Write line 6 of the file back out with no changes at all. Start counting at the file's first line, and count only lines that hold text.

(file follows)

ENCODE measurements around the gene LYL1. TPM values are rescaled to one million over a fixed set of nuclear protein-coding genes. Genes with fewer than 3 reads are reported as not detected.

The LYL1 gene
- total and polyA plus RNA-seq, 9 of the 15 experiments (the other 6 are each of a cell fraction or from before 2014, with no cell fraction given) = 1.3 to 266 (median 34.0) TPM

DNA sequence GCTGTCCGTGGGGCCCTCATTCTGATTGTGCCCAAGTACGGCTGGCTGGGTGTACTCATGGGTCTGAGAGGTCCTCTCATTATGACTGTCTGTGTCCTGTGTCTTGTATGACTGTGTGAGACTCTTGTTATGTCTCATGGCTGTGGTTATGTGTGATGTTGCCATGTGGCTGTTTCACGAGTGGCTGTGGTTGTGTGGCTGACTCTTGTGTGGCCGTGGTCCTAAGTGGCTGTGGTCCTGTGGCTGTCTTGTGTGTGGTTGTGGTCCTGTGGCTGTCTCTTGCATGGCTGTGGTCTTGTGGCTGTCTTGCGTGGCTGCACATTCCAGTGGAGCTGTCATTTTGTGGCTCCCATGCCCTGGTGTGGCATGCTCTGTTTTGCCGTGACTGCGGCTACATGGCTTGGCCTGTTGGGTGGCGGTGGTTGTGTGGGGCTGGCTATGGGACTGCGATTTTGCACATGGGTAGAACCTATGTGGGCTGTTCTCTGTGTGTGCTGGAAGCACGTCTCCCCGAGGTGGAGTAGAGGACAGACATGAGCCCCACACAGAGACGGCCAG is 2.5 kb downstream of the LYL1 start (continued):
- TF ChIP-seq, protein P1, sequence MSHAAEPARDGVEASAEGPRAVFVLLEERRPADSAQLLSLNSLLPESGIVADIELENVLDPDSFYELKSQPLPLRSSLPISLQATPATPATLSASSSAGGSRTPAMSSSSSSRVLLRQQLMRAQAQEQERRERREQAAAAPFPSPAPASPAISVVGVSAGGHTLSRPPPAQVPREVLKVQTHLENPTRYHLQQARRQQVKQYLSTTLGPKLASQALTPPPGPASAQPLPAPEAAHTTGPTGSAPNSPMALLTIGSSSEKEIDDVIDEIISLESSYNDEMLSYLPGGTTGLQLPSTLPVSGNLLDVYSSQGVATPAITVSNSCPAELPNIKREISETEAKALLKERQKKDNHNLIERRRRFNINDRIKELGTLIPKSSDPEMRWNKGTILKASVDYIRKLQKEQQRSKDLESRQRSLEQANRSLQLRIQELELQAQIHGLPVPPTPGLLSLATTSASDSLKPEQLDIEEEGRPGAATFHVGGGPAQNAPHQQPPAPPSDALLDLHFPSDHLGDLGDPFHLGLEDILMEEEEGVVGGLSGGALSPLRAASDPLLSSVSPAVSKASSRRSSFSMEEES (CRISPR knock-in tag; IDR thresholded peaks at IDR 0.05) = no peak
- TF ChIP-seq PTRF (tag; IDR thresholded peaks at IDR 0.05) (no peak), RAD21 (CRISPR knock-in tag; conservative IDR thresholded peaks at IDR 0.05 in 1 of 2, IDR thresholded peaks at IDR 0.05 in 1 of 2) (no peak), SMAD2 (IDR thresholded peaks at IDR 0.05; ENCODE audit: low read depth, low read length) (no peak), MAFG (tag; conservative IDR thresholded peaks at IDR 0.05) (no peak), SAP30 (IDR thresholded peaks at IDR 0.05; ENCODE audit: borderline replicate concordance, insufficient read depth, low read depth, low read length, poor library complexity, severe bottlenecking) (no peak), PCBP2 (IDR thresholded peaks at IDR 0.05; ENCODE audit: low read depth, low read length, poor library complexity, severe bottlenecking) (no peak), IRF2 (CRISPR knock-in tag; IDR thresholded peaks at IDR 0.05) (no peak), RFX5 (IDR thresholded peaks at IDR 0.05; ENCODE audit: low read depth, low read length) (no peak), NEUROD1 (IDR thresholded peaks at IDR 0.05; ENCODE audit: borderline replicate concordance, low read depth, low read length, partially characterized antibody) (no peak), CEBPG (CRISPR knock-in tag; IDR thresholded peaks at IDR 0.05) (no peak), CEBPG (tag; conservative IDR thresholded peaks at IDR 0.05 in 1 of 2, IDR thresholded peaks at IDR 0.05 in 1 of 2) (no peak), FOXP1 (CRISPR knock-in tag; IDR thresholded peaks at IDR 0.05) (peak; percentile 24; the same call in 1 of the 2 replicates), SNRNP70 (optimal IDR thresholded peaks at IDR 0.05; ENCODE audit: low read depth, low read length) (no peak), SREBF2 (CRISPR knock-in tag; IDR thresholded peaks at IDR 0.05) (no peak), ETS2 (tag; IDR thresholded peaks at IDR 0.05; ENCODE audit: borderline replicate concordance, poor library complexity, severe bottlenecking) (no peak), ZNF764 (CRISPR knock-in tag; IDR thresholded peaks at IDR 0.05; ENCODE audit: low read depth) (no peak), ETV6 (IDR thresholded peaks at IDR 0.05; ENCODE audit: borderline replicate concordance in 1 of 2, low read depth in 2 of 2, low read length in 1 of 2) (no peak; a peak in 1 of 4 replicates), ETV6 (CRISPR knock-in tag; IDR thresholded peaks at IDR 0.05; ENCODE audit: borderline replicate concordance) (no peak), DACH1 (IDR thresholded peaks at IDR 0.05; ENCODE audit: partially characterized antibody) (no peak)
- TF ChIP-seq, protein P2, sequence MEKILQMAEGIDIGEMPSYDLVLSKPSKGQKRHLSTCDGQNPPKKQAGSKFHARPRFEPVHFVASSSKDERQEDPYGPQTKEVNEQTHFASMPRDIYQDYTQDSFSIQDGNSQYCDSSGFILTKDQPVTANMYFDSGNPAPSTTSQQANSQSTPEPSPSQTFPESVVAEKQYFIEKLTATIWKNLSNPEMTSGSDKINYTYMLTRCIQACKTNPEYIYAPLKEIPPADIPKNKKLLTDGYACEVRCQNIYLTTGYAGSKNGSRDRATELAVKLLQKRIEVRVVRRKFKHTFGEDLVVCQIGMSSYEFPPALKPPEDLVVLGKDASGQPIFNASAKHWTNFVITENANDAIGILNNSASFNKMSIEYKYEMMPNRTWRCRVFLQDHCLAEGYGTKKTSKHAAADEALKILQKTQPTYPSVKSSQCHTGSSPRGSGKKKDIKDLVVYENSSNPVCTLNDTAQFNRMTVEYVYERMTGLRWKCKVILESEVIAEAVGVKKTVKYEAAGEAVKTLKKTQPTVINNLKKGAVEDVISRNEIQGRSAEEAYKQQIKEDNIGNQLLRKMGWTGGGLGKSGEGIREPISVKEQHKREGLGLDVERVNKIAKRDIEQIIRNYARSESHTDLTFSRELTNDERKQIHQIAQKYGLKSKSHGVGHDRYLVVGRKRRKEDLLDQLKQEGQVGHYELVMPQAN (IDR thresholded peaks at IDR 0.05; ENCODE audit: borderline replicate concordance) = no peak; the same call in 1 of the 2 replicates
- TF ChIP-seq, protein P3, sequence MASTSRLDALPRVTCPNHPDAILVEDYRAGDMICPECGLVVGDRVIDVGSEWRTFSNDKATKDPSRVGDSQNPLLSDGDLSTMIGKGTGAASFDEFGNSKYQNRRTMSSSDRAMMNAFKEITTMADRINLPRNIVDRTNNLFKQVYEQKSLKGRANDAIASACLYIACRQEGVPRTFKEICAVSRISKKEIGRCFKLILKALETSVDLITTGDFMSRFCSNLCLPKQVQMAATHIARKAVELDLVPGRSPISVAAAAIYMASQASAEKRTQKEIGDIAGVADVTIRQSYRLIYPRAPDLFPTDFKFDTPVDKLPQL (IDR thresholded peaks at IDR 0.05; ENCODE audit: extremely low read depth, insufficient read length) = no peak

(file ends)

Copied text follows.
- TF ChIP-seq PTRF (tag; IDR thresholded peaks at IDR 0.05) (no peak), RAD21 (CRISPR knock-in tag; conservative IDR thresholded peaks at IDR 0.05 in 1 of 2, IDR thresholded peaks at IDR 0.05 in 1 of 2) (no peak), SMAD2 (IDR thresholded peaks at IDR 0.05; ENCODE audit: low read depth, low read length) (no peak), MAFG (tag; conservative IDR thresholded peaks at IDR 0.05) (no peak), SAP30 (IDR thresholded peaks at IDR 0.05; ENCODE audit: borderline replicate concordance, insufficient read depth, low read depth, low read length, poor library complexity, severe bottlenecking) (no peak), PCBP2 (IDR thresholded peaks at IDR 0.05; ENCODE audit: low read depth, low read length, poor library complexity, severe bottlenecking) (no peak), IRF2 (CRISPR knock-in tag; IDR thresholded peaks at IDR 0.05) (no peak), RFX5 (IDR thresholded peaks at IDR 0.05; ENCODE audit: low read depth, low read length) (no peak), NEUROD1 (IDR thresholded peaks at IDR 0.05; ENCODE audit: borderline replicate concordance, low read depth, low read length, partially characterized antibody) (no peak), CEBPG (CRISPR knock-in tag; IDR thresholded peaks at IDR 0.05) (no peak), CEBPG (tag; conservative IDR thresholded peaks at IDR 0.05 in 1 of 2, IDR thresholded peaks at IDR 0.05 in 1 of 2) (no peak), FOXP1 (CRISPR knock-in tag; IDR thresholded peaks at IDR 0.05) (peak; percentile 24; the same call in 1 of the 2 replicates), SNRNP70 (optimal IDR thresholded peaks at IDR 0.05; ENCODE audit: low read depth, low read length) (no peak), SREBF2 (CRISPR knock-in tag; IDR thresholded peaks at IDR 0.05) (no peak), ETS2 (tag; IDR thresholded peaks at IDR 0.05; ENCODE audit: borderline replicate concordance, poor library complexity, severe bottlenecking) (no peak), ZNF764 (CRISPR knock-in tag; IDR thresholded peaks at IDR 0.05; ENCODE audit: low read depth) (no peak), ETV6 (IDR thresholded peaks at IDR 0.05; ENCODE audit: borderline replicate concordance in 1 of 2, low read depth in 2 of 2, low read length in 1 of 2) (no peak; a peak in 1 of 4 replicates), ETV6 (CRISPR knock-in tag; IDR thresholded peaks at IDR 0.05; ENCODE audit: borderline replicate concordance) (no peak), DACH1 (IDR thresholded peaks at IDR 0.05; ENCODE audit: partially characterized antibody) (no peak)